I tried to get the little black lamb to nurse. He definitely seemed interested, but once the teat was in his mouth he would just sit there. No suckle. He got a little bit, but then Dot started moving. The bigger lamb was much more active, and much better at suckling. She took quite a bit.

After doing some other chores, and helping to get the kids ready for church, I made another stop in the barn to help get the lambs tanked up. The little black one was just so small and weak, he wouldn’t even suckle. We had to leave, so I didn’t have the chance to do more for him. I will try to get something into him with a dropper this evening, but it wouldn’t surprise me if we lose him.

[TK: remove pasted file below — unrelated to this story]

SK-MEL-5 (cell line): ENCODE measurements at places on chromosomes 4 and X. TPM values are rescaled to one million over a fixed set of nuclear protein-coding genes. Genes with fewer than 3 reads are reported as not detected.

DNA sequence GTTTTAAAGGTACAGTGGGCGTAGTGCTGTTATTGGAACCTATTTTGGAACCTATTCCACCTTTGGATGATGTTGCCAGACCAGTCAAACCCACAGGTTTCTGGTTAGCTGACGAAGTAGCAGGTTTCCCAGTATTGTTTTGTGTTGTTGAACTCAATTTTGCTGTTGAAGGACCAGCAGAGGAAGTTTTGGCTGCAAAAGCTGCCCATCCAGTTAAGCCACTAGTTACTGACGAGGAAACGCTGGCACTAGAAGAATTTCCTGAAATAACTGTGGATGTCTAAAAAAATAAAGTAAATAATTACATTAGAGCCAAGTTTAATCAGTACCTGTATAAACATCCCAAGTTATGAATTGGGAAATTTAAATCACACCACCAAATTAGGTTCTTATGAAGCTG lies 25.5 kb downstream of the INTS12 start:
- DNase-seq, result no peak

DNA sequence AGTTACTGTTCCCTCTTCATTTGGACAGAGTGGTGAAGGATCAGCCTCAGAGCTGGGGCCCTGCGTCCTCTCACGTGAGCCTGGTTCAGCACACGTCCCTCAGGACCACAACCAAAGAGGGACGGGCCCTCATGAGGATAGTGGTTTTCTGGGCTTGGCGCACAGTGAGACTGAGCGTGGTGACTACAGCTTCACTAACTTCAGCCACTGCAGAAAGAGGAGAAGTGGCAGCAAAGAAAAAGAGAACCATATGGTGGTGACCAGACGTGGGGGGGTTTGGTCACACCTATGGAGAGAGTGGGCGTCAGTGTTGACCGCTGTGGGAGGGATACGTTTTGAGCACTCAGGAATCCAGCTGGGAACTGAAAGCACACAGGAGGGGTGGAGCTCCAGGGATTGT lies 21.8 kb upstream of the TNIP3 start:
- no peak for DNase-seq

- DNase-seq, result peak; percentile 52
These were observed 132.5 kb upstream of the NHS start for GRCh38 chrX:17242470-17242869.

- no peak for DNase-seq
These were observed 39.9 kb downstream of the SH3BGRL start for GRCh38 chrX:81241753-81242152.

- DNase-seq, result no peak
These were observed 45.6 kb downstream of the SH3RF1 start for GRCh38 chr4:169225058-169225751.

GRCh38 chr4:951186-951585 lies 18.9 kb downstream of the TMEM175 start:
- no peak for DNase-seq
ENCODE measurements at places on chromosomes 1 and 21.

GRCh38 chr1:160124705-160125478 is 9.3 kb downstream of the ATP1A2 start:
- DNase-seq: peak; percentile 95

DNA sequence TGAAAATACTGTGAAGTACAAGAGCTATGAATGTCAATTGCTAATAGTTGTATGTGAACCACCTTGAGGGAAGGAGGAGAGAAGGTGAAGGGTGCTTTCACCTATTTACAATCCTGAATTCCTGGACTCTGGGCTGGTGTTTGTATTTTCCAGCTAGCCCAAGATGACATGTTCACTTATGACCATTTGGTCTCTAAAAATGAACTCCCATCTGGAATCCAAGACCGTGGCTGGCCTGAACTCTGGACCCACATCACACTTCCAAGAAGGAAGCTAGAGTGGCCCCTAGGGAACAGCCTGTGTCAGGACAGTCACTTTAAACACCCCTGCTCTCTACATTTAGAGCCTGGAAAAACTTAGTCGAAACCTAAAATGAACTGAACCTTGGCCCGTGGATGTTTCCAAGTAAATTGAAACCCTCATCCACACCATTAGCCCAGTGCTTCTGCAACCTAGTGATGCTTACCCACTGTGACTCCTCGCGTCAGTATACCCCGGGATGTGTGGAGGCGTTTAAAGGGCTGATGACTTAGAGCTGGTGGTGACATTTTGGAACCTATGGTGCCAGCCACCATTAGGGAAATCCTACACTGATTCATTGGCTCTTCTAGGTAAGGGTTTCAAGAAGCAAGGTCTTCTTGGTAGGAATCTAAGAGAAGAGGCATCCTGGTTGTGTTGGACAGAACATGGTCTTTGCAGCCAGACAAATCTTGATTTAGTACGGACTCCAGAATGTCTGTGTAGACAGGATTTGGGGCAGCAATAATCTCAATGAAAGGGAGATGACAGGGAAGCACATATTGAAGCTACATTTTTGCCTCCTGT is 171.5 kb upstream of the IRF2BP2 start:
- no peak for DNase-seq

Big sister, by contrast, again nursed well — at least when I held Dot in place. But Dot was starting to act irritated at both of them, almost like she wanted to reject them. It became a huge struggle to keep Dot from walking away when I put either of them on a teat. I’m hoping they work it out today while we’re gone, but I’m mentally preparing myself to bottle feed them all the way. Especially since, in an email exchange with our breeder, we learned that these old ewes often don’t produce nearly as much milk as they did when younger.

I’ll close this “downer” update with something more amusing: while I was out of the barn this morning, and Dot was busy eating hay, both lambs somehow found their way into the corner of the pen, where a barn cat has been raising three little kittens. When I came back, the mother cat was away, but all five babies were curled up together in a big inter-species pile! One of those priceless scenes I really wish I’d had a camera to capture. The kittens even cried when I took the lambs away. Maybe they’ll be back there when we return home this morning…